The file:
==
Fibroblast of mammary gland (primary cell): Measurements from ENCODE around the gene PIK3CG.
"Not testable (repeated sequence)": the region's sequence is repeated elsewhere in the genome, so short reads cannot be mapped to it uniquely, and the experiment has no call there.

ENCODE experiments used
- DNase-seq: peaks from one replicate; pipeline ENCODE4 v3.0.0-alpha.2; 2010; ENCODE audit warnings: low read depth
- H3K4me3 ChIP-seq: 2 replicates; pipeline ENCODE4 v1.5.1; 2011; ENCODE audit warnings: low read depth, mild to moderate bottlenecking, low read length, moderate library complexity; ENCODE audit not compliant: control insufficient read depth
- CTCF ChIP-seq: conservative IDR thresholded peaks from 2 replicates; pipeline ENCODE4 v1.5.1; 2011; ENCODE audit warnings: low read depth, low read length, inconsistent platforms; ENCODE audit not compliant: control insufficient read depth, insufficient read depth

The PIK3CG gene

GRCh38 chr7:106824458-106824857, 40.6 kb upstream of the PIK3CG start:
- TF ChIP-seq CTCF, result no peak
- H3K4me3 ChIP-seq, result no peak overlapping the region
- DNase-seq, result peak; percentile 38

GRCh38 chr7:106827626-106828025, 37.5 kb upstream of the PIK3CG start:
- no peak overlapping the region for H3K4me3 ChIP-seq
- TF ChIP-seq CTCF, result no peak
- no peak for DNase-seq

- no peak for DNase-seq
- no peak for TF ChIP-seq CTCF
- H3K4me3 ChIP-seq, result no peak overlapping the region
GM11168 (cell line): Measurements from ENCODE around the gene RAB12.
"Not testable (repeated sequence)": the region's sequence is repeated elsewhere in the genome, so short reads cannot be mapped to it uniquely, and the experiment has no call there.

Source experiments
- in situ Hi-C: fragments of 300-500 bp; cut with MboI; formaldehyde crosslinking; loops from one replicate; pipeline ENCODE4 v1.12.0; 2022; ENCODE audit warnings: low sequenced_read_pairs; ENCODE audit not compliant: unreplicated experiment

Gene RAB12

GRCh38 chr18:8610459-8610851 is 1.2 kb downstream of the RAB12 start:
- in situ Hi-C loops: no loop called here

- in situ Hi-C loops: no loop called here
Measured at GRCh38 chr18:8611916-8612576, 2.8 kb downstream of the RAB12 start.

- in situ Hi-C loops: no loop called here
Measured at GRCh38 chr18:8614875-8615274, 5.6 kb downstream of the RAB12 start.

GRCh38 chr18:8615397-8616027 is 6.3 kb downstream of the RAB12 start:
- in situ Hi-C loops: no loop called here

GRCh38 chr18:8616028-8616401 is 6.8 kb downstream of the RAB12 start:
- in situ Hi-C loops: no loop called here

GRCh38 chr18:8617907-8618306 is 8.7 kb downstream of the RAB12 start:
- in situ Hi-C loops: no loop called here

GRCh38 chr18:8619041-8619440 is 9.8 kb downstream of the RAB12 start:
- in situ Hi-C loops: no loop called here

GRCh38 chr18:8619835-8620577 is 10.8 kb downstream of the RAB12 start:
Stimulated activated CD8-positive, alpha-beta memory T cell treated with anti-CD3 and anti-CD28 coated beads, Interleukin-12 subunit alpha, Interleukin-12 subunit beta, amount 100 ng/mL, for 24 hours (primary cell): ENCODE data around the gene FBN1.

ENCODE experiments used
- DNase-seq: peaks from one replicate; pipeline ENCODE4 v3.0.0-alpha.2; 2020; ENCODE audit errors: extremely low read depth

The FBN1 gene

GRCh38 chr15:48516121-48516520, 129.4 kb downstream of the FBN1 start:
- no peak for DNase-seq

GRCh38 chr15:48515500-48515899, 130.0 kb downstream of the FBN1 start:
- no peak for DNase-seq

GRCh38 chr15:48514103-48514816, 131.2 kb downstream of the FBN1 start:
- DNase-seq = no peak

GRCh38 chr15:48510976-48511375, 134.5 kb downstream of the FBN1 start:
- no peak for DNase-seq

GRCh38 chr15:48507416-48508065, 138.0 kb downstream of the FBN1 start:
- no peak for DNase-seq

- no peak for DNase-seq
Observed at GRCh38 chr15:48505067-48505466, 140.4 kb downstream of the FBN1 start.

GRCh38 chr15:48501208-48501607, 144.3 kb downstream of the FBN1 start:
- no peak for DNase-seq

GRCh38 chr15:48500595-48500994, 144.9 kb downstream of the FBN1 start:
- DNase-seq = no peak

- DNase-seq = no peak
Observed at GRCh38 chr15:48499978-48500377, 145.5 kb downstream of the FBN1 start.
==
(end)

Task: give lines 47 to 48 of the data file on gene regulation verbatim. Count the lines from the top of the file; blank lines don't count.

GRCh38 chr15:48514103-48514816, 131.2 kb downstream of the FBN1 start:
- DNase-seq = no peak